Cognitive Behavioural Therapy (CBT and CBT-E)

Cognitive Behavioural Therapy (CBT) is the first line psychological treatment for bulimia and binge eating disorder. CBT-E is a treatment that was origniated by Dr Christopher Fairburn and is a specialised form of CBT therapy for eating disorders. 

CBT is a present-focused, active, and collaborative treatment. Even though CBT may attend to what was learned at earlier stages of life (with attention to strategies that people learned to use in order to cope with life challenges), the treatment primarily focuses on the current (and often self-perpetuating) patterns that serve to maintain disorders. Applying specific strategies to make active changes in thoughts, behaviours and in resulting emotions to overcome these patterns is at the core of CBT.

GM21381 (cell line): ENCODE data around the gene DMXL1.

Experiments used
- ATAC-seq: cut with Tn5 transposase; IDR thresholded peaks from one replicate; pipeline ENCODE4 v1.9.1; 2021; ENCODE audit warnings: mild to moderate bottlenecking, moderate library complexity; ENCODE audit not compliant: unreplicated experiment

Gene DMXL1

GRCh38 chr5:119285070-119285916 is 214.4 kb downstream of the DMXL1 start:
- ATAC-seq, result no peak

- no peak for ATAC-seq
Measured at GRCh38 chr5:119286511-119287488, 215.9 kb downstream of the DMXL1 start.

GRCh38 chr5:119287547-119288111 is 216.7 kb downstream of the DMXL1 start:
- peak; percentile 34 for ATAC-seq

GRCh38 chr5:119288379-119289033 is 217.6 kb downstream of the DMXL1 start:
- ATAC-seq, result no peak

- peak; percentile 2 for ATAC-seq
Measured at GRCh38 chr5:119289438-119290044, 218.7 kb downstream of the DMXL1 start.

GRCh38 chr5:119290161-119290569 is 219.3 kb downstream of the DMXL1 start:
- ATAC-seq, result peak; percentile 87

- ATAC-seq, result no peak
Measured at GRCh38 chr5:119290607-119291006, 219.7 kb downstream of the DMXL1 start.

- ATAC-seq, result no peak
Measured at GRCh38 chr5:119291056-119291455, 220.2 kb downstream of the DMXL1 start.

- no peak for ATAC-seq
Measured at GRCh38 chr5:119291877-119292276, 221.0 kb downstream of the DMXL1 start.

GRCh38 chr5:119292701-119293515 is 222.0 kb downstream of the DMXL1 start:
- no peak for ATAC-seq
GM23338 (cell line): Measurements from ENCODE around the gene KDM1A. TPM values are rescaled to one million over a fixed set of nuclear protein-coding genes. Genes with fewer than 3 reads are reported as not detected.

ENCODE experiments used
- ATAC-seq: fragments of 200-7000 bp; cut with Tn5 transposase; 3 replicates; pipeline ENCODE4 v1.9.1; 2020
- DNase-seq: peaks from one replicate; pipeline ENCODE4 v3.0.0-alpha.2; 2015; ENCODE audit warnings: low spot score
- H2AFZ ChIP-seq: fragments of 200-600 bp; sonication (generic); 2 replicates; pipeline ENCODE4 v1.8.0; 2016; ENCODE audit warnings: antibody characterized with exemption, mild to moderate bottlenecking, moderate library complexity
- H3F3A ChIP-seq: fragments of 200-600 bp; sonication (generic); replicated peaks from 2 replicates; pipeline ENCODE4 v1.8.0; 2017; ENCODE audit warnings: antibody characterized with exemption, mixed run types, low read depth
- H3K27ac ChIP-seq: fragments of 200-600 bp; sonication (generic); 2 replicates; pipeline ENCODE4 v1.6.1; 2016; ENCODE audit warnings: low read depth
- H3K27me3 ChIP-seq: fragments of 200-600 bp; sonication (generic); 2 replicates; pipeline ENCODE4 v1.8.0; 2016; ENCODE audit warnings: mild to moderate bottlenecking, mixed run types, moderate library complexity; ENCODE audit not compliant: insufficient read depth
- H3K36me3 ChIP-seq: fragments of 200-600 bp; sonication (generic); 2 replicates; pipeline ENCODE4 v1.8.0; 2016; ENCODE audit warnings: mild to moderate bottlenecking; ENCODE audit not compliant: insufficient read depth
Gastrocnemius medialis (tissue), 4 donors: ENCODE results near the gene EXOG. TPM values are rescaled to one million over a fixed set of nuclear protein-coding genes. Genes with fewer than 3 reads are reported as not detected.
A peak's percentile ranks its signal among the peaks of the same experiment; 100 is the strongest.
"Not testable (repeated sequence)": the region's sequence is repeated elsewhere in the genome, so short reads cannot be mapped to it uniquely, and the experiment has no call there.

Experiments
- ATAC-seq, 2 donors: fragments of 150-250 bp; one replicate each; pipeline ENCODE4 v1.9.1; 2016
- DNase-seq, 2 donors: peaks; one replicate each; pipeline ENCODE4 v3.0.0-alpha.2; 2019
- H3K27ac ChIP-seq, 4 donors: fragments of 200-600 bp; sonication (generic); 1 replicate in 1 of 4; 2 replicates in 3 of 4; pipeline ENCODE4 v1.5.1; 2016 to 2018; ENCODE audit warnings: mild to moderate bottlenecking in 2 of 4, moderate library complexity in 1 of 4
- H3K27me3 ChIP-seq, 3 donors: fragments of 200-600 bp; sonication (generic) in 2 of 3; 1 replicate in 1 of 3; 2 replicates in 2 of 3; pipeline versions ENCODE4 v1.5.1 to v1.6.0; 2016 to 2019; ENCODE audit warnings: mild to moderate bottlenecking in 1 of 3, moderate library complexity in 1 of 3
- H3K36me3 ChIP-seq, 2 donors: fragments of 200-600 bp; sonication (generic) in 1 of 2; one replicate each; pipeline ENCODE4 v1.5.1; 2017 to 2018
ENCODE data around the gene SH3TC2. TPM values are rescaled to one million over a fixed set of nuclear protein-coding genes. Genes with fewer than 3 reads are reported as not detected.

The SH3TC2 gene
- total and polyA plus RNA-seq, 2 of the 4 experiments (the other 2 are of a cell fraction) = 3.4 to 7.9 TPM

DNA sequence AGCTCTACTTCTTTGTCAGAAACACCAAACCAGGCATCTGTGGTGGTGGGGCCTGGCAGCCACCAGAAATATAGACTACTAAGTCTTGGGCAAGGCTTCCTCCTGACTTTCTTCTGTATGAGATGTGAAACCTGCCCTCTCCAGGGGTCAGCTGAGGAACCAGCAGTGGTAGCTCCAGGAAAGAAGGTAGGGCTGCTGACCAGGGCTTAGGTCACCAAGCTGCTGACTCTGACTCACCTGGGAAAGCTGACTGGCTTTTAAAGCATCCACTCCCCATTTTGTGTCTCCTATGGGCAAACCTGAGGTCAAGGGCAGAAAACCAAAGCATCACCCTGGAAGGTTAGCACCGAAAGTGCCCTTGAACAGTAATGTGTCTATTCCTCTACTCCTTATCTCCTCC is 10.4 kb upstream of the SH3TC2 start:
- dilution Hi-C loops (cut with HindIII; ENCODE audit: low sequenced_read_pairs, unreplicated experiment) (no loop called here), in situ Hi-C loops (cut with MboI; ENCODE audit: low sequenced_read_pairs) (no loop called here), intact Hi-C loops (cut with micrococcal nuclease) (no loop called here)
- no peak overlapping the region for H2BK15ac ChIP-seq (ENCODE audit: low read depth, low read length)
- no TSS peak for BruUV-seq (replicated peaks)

CBT (and CBT-E) usually begins with psycheducation and a collaborative exploration of the processes that maintain the disorder and use that to identify the problems that need to be targeted in therapy. The client will be asked to monitor their behaviour and engage in behavioural experiments to reduce problematic behaviours. At the end of treatment the focus will be on how to ensure the improvements are being maintained including relapse prevention.

CBT is a collaborative approach with the therapist helping the client become their own agent of change by guiding them to  get their actions in line with their broader goals and values of life instead for instance of being controlled by an over-valued focus on weight and body shape concerns.